rabot (s.xiii-xiv)

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rabot (s.xiii-xiv)


[ FEW: 16,730a robbe; Gdf: ; GdfC: 10,467 rabot; TL: 8,126 rabot 2; DEAF:  rabot 2; DMF:  rabot 1; TLF:  rabot; OED:  rabat n.1; MED:  rabat n.2; DMLBS: 2645a rabota ]

The word rabot appears in the French and English dictionaries with the primary sense of ‘carpenter’s plane’ (apparently so called because of the tool’s resemblance to a rabbit, although that etymology has been contested, cf. OED). The FEW adds a range of other, similar, senses, including ‘instrument des pêcheurs pour troubler l’eau’ (FEW 16,730b), and GdfC has ‘Lame de fer munie d’un long manche pour remuer le mortier’. The DMLBS defines rabota solely as ‘hooked rod’, considering it a borrowing from Anglo-Norman.

In AND1 the word was defined as ‘pole, stick’. However, a closer look at the sole attestation – as a gloss in Alexander Nequam’s De Nominibus Utensilium – does not support this interpretation. In Nequam, the word rabot functions as a gloss to Latin contur, which the DMLBS translates as ‘pole, pike, (shaft of) spear’, ‘fish-spear, gaff or sim.’ or ‘mundle, pot-stirrer’. Since this passage in Nequam lists kitchen utensils, it is only the third sense of ‘pot-stirrer’ that can be relevant in this Latin context. Indeed, alternative manuscripts of the same Nequam text usually gloss contus with the more common (and semantically transparent) word movurmovur for ‘pot-stirrer’.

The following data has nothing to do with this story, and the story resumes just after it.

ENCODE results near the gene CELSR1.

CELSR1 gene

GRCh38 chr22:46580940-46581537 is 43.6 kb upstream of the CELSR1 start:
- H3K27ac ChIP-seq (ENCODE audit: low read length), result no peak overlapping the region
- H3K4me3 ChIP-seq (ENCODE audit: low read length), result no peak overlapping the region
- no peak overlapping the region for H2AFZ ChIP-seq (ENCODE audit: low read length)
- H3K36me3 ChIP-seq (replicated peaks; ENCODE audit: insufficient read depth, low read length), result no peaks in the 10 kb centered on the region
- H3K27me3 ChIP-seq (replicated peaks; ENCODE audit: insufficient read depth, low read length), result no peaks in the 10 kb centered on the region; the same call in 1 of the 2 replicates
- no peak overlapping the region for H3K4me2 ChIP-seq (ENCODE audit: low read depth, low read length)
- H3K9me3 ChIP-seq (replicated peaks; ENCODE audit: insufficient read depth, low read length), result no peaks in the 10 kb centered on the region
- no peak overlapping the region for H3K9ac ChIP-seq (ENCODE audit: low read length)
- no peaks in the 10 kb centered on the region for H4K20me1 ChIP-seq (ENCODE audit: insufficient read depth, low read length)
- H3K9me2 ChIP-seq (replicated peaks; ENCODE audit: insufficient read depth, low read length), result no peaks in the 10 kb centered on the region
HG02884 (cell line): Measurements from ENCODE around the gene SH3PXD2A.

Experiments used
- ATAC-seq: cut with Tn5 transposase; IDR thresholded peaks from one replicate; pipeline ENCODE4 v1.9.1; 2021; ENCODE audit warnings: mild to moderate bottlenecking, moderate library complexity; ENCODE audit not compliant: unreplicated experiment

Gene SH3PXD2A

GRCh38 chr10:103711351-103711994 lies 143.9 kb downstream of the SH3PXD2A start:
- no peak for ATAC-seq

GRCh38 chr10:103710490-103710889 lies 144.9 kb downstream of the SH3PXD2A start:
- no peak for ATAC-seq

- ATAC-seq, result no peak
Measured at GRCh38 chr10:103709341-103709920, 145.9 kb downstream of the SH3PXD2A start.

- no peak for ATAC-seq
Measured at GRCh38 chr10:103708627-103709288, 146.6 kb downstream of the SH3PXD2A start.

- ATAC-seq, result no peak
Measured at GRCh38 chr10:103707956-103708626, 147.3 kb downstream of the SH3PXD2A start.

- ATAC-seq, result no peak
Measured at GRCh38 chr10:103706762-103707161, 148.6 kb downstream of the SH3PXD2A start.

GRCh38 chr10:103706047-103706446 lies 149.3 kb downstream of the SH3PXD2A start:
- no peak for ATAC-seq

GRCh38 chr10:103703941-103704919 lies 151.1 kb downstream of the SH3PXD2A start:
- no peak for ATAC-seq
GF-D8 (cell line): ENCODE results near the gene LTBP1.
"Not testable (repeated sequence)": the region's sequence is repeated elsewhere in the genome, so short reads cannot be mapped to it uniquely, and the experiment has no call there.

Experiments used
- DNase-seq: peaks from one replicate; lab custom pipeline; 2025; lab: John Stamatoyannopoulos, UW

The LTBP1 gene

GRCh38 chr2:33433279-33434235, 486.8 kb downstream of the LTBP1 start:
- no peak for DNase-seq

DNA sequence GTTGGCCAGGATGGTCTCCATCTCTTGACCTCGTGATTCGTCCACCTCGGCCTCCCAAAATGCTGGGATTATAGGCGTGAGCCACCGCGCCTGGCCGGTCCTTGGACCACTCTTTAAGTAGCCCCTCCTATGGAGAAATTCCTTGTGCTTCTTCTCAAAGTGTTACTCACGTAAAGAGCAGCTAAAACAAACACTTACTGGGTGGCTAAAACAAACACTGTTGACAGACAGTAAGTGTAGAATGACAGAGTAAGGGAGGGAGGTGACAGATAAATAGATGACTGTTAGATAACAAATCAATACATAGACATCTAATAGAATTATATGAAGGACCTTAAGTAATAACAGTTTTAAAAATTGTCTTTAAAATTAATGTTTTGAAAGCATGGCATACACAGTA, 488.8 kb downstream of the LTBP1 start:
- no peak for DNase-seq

This suggests that Anglo-Norman rabot is used with a similar sense – one that remains otherwise unattested, but analogous to the pole used either by fishermen to stir up the water or by builders to mix their mortar. In contrast, the primary sense of ‘carpenter’s plane’ in Continental French and Middle English does not appear to be attested in Anglo-Norman.


1domesticimplementpot-stirrer (?)
( MS: s.xiii-xiv )  In quoquina =in the kitchen sit mensula, super quam olus apte minuatur et lecticula [...] Item sint ibi olle, tripodes, securis [...], pilus, contus gallice: rabot, uncus, cacabus [...]  i 181.60 and ii 82.60
This is an AND2 Phase 5 (R-S) entry. © 2018-21 The Anglo-Norman Dictionary. All rights reserved. Funded by the Arts and Humanities Research Council of the United Kingdom.